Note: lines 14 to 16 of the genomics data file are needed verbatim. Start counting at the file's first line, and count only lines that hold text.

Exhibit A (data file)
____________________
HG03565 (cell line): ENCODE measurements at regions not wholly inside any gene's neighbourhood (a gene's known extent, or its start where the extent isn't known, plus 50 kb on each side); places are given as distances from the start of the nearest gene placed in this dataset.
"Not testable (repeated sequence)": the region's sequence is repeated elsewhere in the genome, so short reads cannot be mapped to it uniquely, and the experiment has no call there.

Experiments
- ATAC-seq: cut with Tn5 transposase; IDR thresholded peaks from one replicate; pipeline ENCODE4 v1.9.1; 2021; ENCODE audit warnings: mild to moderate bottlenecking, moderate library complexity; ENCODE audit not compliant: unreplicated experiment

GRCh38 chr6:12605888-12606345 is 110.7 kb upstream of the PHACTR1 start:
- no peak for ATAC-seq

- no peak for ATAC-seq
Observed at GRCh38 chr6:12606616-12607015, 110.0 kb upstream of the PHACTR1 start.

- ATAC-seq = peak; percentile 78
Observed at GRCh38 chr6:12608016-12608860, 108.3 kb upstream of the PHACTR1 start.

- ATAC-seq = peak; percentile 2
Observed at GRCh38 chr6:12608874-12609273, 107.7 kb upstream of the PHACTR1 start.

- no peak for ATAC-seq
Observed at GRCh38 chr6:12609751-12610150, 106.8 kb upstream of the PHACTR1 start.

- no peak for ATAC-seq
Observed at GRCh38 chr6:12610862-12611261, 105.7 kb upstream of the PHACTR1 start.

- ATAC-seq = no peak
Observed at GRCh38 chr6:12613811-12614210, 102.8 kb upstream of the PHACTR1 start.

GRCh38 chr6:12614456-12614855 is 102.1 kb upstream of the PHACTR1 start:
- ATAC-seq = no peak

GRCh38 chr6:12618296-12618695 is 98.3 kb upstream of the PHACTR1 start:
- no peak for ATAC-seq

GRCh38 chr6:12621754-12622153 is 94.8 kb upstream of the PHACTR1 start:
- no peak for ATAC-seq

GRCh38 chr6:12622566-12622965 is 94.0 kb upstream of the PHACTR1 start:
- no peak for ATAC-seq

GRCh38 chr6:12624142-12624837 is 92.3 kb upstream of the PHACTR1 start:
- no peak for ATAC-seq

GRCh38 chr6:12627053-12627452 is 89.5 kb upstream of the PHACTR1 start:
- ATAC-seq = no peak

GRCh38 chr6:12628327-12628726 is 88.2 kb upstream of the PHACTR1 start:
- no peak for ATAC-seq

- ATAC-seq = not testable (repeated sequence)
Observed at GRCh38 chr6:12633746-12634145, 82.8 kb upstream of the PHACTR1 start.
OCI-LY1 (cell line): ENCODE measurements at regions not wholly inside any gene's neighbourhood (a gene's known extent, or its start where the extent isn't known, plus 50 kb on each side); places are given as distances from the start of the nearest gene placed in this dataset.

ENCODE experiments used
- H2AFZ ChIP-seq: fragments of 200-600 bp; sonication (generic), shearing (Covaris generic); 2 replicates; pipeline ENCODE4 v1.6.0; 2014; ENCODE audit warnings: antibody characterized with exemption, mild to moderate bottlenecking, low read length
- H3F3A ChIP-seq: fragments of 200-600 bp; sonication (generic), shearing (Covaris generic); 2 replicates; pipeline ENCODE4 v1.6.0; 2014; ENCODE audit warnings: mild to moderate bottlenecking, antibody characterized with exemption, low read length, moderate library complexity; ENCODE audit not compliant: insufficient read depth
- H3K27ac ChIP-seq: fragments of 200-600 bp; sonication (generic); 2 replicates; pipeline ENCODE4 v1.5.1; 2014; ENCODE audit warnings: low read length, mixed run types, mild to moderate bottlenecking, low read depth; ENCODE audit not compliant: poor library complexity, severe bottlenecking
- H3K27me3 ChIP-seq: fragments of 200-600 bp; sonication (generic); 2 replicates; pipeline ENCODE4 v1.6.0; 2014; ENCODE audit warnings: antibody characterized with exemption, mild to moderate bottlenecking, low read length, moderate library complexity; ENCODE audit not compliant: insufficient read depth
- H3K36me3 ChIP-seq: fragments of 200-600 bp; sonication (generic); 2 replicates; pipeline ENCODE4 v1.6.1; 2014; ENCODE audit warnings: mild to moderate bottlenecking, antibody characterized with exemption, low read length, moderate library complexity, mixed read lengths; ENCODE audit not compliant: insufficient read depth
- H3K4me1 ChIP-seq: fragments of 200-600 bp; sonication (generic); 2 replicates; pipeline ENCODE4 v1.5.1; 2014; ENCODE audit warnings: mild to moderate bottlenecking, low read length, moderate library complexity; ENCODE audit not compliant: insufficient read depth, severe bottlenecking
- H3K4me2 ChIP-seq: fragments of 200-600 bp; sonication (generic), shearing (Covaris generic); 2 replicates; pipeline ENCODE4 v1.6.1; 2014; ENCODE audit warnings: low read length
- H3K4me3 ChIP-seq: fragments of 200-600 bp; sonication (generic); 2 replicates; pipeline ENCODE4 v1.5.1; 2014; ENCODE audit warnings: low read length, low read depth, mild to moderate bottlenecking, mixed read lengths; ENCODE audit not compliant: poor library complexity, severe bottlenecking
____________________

Observed at GRCh38 chr6:12609751-12610150, 106.8 kb upstream of the PHACTR1 start.

- no peak for ATAC-seq
Observed at GRCh38 chr6:12610862-12611261, 105.7 kb upstream of the PHACTR1 start.